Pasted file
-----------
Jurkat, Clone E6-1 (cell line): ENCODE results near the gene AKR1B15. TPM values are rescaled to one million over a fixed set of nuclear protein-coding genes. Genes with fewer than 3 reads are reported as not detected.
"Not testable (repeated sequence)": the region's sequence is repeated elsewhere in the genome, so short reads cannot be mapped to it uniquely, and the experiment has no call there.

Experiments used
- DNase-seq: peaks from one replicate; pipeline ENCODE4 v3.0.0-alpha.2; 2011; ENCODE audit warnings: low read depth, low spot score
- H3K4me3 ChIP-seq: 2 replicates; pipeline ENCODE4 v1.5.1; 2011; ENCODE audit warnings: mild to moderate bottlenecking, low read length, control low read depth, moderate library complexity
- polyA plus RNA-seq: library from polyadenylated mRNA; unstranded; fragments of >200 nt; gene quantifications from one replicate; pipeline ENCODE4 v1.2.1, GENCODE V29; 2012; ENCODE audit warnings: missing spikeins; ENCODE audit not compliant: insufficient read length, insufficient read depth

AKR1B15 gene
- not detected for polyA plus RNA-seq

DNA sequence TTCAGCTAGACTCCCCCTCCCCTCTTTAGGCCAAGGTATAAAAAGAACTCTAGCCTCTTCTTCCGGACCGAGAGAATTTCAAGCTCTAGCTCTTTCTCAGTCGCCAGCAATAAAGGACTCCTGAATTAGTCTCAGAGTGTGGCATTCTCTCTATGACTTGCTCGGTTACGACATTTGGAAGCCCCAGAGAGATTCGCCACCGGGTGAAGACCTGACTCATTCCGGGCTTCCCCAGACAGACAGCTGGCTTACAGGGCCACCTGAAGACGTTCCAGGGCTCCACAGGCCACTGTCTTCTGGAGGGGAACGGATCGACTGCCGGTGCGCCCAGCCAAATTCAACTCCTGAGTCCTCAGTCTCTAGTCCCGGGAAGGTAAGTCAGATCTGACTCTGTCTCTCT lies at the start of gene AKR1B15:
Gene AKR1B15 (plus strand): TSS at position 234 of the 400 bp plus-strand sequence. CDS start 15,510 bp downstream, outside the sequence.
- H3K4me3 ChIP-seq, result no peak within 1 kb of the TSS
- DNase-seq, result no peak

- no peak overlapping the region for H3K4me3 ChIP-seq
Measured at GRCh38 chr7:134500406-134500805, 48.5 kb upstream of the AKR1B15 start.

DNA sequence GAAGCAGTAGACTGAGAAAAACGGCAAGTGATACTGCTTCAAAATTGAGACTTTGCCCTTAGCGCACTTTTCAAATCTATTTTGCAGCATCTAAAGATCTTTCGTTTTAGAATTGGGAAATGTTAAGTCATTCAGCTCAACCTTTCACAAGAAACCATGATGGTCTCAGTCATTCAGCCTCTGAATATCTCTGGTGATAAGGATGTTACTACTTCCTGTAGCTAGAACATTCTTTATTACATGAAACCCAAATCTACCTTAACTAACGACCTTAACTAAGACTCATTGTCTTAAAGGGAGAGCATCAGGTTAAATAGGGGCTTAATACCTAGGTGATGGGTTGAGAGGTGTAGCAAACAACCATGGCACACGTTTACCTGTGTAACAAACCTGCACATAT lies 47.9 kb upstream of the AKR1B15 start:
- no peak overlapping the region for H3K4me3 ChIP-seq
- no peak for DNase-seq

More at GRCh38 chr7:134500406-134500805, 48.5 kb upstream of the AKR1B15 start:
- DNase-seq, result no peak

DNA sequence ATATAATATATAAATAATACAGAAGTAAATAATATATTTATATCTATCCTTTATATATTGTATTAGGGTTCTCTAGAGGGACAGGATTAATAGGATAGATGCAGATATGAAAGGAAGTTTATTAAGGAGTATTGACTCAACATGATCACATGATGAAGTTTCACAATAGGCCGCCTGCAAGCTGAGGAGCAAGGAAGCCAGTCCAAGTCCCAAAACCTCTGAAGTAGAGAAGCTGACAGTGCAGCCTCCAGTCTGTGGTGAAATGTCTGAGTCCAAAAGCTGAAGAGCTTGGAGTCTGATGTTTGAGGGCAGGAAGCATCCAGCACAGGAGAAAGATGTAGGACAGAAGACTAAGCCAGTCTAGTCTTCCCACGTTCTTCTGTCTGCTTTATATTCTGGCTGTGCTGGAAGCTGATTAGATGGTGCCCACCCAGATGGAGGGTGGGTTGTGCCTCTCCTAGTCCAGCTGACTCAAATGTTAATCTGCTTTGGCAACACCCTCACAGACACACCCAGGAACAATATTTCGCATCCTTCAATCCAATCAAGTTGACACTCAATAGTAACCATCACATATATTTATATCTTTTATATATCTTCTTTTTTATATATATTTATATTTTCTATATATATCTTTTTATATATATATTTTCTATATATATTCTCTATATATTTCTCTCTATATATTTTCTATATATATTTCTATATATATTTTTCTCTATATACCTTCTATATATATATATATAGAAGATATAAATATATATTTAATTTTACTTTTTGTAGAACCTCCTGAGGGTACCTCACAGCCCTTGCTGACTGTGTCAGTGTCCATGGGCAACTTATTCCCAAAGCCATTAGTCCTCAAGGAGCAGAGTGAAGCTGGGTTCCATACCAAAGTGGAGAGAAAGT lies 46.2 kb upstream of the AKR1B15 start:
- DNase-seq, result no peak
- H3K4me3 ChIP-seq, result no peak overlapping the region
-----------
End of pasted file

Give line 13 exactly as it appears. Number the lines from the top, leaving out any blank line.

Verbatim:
- no peak overlapping the region for H3K4me3 ChIP-seq